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Is this the end of Pope Francis? The cruel pontiff is lining up a successor

Team Francis aren't popular in Rome (Alessandra Benedetti/Corbis/Getty Images)

Team Francis aren't popular in Rome (Alessandra Benedetti/Corbis/Getty Images)


June 9, 2022   5 mins

For well over a year, a nasty rumour has been floating through the Vatican that Pope Francis is terminally ill with cancer. I was told it was true by an Italian prelate in an apartment just a stone’s throw from the hostel where the 85-year-old pontiff is now pushed around in a wheelchair. A diplomatic source discussed it ruefully over an espresso in the Borgo Pio. A well-connected American traditionalist Catholic texted that it was “definitely true!” — the exclamation mark suggesting that he wasn’t too distressed.

Then, on Sunday morning, the Associated Press reported that “Italian and Catholic media have been rife with unsourced speculation that Francis might be planning to follow in Benedict’s footsteps” by resigning, “given his increased mobility problems”.

The reason for the speculation? The Pope has announced that in August he’s visiting the Italian city of Aquila, where he will pray at the tomb of Pope Celestine V, a hermit who resigned the papacy in 1294 after only five months. Benedict XVI also prayed at the tomb in 2009 — and in 2013 he became the first pope since Celestine to resign.

Moreover, Francis will travel to Aquila in the middle of a consistory at which he will create 16 cardinals who can vote in the next conclave, thus ensuring that 60% of the electors have been picked by him. This is called “stacking the deck” so that the next successor of St Peter is in your own image. Most popes do it, but very few with the partisan determination of Francis since he took office nine years ago. Also, he’s holding the consistory three months ahead of schedule.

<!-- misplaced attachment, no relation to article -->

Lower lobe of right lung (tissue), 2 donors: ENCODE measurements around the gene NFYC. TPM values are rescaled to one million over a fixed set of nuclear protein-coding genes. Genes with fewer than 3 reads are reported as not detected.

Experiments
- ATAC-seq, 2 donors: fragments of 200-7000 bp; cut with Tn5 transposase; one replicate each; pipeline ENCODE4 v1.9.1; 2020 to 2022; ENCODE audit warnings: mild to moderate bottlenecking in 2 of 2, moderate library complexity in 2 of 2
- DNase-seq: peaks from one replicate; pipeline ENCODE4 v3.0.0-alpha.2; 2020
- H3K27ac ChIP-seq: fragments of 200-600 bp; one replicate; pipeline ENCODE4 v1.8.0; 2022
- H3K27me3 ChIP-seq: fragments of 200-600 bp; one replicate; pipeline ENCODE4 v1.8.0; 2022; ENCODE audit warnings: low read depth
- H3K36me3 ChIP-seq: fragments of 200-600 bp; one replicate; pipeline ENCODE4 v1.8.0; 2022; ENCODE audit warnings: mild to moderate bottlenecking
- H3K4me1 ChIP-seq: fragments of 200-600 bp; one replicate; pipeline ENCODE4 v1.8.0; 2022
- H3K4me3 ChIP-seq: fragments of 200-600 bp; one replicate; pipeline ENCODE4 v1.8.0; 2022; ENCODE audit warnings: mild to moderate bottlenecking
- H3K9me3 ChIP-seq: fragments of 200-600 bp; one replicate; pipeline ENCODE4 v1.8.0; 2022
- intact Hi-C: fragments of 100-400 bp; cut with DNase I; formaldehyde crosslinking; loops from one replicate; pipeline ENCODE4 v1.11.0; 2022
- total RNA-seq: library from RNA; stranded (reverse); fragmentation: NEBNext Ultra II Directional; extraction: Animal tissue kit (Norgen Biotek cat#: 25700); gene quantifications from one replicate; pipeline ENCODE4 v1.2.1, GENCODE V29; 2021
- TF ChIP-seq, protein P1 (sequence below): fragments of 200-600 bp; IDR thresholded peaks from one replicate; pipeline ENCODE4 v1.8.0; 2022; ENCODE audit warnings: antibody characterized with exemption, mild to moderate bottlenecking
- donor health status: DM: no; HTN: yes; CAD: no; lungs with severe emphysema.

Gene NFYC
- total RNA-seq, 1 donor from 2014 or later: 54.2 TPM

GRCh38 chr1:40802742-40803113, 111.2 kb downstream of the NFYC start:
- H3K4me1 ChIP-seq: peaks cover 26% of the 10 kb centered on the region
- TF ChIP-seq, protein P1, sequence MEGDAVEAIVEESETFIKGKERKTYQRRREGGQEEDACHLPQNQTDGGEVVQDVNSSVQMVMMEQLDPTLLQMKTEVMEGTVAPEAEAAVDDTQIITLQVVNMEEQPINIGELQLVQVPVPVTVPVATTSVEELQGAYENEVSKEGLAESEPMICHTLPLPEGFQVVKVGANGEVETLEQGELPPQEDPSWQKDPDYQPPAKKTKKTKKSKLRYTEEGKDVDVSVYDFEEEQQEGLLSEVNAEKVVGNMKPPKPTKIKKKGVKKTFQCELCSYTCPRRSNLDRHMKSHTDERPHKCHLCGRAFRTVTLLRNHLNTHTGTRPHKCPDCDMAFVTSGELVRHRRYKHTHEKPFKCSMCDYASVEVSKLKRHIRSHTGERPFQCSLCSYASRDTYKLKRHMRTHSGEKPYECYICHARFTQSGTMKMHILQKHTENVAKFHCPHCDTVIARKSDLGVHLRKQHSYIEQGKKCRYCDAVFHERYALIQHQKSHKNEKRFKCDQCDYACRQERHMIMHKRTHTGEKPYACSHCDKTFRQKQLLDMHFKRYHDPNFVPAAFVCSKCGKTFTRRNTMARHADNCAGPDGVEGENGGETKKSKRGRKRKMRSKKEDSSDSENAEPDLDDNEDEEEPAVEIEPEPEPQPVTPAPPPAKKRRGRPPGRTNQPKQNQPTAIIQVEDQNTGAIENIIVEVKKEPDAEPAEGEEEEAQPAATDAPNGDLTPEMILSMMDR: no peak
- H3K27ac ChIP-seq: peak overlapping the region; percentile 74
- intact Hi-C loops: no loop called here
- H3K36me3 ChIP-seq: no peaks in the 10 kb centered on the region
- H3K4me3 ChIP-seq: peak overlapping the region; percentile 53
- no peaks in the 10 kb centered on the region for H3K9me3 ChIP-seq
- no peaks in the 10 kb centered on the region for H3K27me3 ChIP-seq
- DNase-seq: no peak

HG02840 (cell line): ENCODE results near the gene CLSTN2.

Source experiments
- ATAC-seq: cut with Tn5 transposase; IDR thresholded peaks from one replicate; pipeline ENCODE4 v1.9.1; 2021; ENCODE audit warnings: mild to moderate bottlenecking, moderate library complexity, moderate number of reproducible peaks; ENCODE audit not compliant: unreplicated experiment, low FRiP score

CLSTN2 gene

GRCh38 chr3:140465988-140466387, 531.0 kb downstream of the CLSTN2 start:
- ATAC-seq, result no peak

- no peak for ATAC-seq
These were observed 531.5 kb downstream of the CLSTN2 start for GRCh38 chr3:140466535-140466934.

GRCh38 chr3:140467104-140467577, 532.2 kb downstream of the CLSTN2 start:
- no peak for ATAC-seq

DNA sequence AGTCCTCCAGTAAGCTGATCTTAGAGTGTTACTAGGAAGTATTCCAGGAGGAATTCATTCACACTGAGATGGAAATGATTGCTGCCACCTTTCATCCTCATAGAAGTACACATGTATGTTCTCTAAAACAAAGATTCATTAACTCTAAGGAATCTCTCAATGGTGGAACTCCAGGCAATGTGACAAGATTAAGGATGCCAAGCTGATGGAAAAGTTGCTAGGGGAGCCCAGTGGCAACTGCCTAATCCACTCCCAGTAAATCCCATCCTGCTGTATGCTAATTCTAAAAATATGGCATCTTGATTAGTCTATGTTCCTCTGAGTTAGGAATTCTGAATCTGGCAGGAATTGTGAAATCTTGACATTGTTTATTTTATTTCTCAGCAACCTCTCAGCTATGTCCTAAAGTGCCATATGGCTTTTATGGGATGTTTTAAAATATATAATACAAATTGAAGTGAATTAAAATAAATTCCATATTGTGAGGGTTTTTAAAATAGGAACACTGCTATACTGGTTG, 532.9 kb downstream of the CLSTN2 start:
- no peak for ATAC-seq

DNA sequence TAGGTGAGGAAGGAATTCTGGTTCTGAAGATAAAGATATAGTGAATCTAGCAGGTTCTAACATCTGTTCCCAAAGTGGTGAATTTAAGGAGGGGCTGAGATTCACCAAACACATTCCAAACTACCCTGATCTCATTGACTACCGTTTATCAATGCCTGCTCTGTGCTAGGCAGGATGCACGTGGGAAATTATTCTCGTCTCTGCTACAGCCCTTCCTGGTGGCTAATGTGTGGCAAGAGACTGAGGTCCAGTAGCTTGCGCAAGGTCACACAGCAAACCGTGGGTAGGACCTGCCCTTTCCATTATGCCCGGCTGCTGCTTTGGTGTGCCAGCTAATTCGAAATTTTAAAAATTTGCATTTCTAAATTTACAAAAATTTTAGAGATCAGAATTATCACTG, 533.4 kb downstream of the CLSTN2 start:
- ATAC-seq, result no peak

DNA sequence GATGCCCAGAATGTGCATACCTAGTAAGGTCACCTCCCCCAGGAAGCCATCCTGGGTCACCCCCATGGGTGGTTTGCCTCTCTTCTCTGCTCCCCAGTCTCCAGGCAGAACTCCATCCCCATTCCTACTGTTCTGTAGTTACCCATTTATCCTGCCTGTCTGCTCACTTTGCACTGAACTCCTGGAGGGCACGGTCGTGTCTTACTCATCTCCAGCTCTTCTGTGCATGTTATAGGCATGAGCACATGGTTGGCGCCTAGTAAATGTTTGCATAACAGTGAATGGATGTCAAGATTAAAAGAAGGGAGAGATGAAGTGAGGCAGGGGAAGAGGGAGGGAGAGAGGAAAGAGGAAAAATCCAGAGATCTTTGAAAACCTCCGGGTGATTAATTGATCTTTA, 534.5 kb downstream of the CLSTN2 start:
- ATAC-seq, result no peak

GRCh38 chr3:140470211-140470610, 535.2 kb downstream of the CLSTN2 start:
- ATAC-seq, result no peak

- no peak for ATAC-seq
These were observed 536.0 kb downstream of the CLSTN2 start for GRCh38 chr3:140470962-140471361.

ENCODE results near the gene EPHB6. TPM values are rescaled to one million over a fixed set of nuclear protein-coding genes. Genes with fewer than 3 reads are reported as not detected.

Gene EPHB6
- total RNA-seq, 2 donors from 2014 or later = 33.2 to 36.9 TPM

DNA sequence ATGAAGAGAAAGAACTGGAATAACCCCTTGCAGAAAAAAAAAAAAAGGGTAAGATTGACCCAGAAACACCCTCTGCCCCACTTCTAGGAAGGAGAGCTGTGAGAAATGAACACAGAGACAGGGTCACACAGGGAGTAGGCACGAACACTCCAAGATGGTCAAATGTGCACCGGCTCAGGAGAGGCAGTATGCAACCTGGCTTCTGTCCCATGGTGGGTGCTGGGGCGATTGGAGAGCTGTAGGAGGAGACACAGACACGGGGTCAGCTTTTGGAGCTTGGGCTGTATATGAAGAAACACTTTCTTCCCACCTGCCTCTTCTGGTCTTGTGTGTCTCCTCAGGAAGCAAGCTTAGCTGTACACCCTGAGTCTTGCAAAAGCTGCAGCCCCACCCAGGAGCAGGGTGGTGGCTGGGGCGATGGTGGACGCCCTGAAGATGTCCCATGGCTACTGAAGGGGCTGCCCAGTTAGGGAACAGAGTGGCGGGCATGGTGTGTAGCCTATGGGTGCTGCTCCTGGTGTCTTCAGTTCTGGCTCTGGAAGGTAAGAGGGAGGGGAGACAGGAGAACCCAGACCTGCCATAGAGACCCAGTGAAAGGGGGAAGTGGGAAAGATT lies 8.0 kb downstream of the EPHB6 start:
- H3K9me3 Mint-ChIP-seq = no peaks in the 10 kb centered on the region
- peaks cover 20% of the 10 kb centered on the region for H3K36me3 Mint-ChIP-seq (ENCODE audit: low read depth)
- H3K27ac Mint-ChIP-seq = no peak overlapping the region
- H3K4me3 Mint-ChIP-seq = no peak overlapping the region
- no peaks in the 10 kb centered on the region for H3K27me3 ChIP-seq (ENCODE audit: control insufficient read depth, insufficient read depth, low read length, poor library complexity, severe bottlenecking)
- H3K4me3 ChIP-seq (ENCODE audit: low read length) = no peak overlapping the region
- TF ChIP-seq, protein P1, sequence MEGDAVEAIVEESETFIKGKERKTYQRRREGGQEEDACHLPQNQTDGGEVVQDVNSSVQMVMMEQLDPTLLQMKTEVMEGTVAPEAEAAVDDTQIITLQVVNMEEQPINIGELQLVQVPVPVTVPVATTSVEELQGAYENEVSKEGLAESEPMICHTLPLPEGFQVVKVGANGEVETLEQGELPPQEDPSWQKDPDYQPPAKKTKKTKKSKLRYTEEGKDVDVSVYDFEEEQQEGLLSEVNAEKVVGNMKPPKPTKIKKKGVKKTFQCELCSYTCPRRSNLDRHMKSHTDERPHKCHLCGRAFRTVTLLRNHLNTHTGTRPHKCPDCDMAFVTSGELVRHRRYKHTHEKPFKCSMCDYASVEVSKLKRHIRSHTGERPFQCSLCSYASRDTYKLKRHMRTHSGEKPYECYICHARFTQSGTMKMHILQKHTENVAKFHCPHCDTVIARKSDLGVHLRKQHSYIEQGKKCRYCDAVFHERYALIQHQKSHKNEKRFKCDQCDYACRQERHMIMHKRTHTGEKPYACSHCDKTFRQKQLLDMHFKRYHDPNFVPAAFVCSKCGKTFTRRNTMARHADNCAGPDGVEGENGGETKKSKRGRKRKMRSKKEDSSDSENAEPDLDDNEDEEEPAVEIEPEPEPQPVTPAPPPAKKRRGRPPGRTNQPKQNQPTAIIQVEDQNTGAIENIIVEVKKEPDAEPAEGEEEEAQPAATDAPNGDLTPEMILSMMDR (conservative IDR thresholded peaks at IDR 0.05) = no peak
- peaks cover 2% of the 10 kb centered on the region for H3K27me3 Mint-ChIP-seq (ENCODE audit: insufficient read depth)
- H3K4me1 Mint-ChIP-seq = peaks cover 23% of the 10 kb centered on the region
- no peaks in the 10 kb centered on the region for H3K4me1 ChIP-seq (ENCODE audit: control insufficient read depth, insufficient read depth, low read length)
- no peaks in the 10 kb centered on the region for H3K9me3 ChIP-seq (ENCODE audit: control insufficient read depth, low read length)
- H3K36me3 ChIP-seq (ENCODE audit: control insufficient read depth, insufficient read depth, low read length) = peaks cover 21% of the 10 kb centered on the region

The cancer story and the Aquila one aren’t mutually exclusive. If Francis is as ill as the rumour-mongers suggest — and I’ve heard gruesomely detailed descriptions of spreading tumours — then the August consistory and visit to Celestine’s tomb mean he can stage a dramatic exit immediately after his last opportunity to pack the college of cardinals.

The one thing the two rumours have in common is that no one has produced a shred of evidence to back them up. On Tuesday the Washington Post quoted a senior Vatican official “speaking on the condition of anonymity to discuss a sensitive issue” — i.e. Francis’s health. He said: “His situation isn’t brilliant, but it’s not enough to impose a resignation.”

However, in the same article Massimo Faggioli, a professor of theology at Villanova University, Philadelphia, said that: “What is clear is that his pontificate has entered his declining final stage… He is aware that he is approaching the end of his pontificate.”

That’s interesting, because Faggioli is an uber-loyalist. He’s one of the founding members of “Team Francis”, a group of journalists and other commentators whose near-deification of this pope wouldn’t be out of place in North Korea. Faggioli has made a career out of his laudatory analysis of Francis; many Catholics on Twitter tease him for it, at which point (and I speak from experience) he immediately blocks them.